In recent times we've began to see the Super Flyweight division get the attention it has long deserved. Whilst that attention is long over-due it is great to see so many top "little guys" getting attention on both American (HBO) and British (Boxnation and Sky Sports) TV. It's been fantastic to see the likes of Roman Gonzalez, Srisaket Sor Rungvisai, Carlos Cuadras, Juan Francisco Estrada and Naoya Inoue get a chance to shine in front of a huge global audience, something that never seemed likely when the division had fighters like Hugo Fidel Cazares, Nobuo Nashiro, Kohei Kono, Omar Andres Narvaez, Suriyan Sor Runvisai and Rodrigo Guerrero tearing it up in some thrillers earlier in the decade. That momentum looks to continue this coming weekend when unbeaten WBA champion Kal Yafai (22-0, 14) takes on Japanese challenger Sho Ishida (24-0, 13) at the Principality Stadium in Cardiff. For both men it's a huge opportunity to join the big leagues and move towards securing a match up on "Superfly 2", which HBO will air in February 2018, potentially with the likes of the aforementioned Gonzalez or Cuadras.
For Yafai the bout will act as his second defense of the title, which he won late last year when he beat a weary looking Luis Concepcion, and follows a surprisingly draining win over form Japanese Flyweight champion Suguru Muranaka whilst Ishida will be getting his first world title fight, after hovering in the world rankings for the last few years and slowly climbing to a mandatory position. Of the two men it's the defending champion who is the more well know and the the clear betting favourite, though the challenger is the one looking for a small slice of history, and knows a win will see him become the first Japanese fighter to win a world title in Europe, following a number of failures by the likes of Hidenori Otake, Ryosuke Iwasa and the previously mentioned Muranaka.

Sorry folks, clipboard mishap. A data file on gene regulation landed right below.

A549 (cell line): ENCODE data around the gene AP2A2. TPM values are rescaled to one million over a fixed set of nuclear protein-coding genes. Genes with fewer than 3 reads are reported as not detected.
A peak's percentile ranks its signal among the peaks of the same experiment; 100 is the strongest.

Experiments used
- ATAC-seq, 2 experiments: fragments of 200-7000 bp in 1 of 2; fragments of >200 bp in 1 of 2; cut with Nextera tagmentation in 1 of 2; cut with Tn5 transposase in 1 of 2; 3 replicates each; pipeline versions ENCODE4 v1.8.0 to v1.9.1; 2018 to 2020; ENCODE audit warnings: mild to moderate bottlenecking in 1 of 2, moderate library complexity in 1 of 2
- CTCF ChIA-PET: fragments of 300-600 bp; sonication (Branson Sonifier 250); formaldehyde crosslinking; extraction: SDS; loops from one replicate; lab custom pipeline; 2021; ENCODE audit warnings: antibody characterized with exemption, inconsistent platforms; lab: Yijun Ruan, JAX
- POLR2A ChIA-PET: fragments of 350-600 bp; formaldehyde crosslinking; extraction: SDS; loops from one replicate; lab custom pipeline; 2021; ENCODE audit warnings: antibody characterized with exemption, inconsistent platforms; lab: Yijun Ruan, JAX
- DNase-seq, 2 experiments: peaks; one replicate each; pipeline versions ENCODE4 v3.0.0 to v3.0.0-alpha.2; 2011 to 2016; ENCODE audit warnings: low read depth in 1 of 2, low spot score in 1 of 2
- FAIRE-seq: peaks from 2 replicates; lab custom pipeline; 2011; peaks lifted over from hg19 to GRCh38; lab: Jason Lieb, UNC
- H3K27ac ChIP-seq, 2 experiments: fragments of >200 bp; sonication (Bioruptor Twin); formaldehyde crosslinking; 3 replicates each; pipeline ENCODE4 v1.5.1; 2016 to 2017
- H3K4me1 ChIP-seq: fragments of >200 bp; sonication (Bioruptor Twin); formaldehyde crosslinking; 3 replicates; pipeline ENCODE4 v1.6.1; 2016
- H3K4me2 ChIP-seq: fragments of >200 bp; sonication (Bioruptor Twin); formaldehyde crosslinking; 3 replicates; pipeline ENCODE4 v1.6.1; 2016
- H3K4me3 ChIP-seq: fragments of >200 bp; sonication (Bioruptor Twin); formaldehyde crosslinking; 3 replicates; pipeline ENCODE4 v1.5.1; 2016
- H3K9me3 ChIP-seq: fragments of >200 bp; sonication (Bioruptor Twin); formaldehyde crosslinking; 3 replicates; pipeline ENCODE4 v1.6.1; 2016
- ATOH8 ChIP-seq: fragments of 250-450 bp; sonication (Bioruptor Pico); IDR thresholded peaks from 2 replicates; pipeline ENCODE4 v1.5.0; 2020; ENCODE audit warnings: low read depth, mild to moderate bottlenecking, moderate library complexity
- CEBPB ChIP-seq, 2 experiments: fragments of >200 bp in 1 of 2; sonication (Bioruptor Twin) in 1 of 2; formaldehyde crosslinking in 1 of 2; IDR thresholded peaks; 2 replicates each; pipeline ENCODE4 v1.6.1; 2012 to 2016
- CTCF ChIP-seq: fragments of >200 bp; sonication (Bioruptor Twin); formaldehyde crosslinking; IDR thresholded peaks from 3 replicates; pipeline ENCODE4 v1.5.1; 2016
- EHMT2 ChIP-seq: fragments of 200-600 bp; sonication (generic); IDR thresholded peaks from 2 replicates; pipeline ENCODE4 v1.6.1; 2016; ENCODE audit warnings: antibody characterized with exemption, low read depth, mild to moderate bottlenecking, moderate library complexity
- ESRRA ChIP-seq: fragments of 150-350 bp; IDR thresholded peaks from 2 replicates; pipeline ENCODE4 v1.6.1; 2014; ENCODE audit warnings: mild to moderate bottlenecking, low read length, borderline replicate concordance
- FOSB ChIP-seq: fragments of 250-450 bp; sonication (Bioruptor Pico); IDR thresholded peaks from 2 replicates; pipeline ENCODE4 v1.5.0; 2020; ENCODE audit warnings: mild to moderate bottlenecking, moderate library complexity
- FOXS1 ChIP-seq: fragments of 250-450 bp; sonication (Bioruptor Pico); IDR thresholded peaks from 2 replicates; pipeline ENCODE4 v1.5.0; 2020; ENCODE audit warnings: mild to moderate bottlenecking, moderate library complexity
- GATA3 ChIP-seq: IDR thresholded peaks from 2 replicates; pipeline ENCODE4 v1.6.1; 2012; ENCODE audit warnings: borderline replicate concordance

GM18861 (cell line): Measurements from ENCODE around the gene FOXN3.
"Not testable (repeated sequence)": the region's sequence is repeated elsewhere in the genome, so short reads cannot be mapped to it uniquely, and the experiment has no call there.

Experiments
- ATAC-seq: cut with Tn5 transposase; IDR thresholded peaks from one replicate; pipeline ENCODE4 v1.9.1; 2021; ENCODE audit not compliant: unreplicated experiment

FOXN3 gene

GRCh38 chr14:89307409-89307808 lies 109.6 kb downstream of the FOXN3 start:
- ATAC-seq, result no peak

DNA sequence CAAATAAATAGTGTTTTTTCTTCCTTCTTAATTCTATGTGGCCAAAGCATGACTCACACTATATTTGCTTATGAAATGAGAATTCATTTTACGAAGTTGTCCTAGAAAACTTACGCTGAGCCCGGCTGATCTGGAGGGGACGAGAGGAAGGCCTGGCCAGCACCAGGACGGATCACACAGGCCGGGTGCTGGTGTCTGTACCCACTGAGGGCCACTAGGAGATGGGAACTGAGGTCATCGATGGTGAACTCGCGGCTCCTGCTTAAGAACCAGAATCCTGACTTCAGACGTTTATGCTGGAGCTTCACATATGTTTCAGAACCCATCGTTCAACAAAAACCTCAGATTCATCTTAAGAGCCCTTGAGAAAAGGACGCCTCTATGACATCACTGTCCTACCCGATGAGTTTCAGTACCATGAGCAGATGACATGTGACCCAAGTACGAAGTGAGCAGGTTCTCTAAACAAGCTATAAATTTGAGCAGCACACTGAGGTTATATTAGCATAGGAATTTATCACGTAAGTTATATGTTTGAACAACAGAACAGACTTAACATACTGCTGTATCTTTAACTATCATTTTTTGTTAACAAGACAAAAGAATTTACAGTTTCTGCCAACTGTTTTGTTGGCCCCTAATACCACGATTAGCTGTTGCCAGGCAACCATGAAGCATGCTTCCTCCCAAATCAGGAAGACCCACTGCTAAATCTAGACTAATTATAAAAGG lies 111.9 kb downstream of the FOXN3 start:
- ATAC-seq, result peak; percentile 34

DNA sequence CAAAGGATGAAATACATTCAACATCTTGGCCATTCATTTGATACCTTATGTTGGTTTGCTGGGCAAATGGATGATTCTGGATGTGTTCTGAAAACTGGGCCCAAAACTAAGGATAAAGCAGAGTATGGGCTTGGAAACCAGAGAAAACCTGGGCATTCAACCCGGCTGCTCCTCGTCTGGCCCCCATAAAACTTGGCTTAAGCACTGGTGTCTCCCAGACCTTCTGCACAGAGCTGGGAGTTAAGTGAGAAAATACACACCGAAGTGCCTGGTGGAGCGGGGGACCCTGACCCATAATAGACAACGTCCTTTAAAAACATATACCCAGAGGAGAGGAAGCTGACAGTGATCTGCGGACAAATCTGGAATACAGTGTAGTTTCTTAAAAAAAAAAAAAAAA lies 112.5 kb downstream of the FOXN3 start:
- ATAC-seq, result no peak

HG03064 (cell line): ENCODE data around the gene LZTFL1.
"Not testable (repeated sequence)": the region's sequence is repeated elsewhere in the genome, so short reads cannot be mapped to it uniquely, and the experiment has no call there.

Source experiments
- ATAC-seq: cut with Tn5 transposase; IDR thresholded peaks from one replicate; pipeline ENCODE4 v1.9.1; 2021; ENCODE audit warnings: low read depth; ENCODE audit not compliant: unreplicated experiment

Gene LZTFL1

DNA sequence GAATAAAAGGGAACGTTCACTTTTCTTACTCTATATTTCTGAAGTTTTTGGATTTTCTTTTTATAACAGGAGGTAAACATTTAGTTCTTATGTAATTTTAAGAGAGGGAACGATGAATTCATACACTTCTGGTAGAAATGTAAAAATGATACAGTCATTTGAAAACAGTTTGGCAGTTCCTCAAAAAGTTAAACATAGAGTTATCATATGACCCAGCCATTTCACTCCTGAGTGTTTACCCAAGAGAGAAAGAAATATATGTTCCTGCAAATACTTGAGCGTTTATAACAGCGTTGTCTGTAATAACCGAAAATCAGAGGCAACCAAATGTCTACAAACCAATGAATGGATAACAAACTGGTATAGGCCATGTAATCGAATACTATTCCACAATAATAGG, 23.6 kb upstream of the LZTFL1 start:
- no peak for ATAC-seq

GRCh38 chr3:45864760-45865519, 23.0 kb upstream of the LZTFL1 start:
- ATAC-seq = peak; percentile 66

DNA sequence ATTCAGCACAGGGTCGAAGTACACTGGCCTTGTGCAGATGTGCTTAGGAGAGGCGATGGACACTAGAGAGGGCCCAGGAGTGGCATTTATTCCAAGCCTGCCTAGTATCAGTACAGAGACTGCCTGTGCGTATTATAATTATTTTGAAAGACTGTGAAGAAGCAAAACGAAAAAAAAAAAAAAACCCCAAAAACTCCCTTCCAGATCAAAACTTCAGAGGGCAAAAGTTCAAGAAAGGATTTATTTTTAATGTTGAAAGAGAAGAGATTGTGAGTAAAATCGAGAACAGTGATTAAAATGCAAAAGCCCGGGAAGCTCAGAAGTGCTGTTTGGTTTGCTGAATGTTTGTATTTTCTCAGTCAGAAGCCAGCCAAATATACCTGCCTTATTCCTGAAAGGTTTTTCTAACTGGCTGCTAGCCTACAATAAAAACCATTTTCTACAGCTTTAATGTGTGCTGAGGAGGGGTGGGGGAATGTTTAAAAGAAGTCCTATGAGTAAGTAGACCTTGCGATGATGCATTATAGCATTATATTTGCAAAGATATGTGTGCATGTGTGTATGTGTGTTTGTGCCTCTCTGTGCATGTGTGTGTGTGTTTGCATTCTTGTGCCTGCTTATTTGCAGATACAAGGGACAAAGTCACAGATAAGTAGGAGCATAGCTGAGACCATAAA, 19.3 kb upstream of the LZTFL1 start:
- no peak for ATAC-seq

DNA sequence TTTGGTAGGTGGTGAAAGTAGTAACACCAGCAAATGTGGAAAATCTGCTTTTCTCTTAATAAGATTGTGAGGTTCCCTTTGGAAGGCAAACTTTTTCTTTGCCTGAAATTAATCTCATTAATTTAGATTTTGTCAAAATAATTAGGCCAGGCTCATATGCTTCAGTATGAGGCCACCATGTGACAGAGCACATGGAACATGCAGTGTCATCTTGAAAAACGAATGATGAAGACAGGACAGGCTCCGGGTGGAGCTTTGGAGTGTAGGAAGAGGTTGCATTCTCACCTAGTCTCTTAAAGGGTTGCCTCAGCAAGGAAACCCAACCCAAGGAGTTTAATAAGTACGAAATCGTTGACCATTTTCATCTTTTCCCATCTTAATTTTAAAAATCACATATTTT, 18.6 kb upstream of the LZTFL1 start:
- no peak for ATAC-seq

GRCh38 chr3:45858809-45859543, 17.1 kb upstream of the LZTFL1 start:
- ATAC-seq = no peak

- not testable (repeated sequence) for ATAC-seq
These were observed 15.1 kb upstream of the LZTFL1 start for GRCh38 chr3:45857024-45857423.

In the ring ring Yafai has proven himself as a talented boxer-puncher. He's not the biggest hitter in the division, and his power doesn't strike fear into opponents like that of Inoue or Gonzalez, but he's solid in his punches, moves really well and has shown he can fight well for 12 rounds. In terms of championship status he is perceived one of the weaker champions, along with Jerwin Ancajas, but being “weaker” here really isn't an insult given the talent in the division.
To date Yafai's biggest wins have been against over the likes of Dixon Flores, Luis Concepcion and Muranaka. Against Flores we saw Yafai look like a killer, blasting him away inside a round with body shots, against Concepcion we saw a very disciplined performance whilst against Muranaka we saw Yafai being forced to fight 12 hard rounds against a man simply refused to go backwards. In all 3 bouts we saw Yafai win, with few problems, but all 3 bouts saw the Englishman showing something new. It should be noted however that whilst Yafai is a good fighter, with very good amateur pedigree, he's not the biggest fighter in the division and a number of fighters at 115lbs will tower over him.
Talking about fighters who will tower over Yafai that will certainly be the case when he takes on Ishida, who is a freakish fighter for 115lbs and stands at 5'8” with a huge wingspan. Unsurprisingly for such a tall fighter Ishida looks to fight at range, using his feet well to keep range and making the most of his long and rangy jab. He can fight up close when he needs to, and unlike many tall fighters he's actually really good at going to the body, as seen in his win over Petchbarngborn Kokietgym.
Although Ishida isn't well known outside of Japan he does hold a number of notable wins. These include not only the win over Petchbarngborn but also wins over Eaktwan BTU Ruaviking, Yohei Tobe and current Japanese champion Ryuichi Funai. Those opponents might not mean a lot in the West but there are all solid fighters who will have helped Ishida develop his skills. Also helping his development will be his training at the Ioka gym, alongside Kazuto Ioka, Masayoshi Nakatani and Ryo Miyazaki. The gym has a number of top fighters to help Ishida prepare for a world title fight, and although some of his recent competition has been week, as he's fought in a number of stay busy fights, he is a real talent.
Travelling to Wales will be a new experience for Ishida, it's his first fight outside of Japan and will be a unique experience. He will also travel with the knowledge that no Japanese fighter has ever won a world title fight in Europe. Despite all that he'll be a very live under-dog, who will be full of self belief. The popular view here seems to be that Yafai will be too good and too physical for Ishida but the reality is that Yafai couldn't physically impose himself on Muranaka, a Flyweight, and given that Ishida is not only bigger but also well schooled himself this could be a very tough defense for the champion.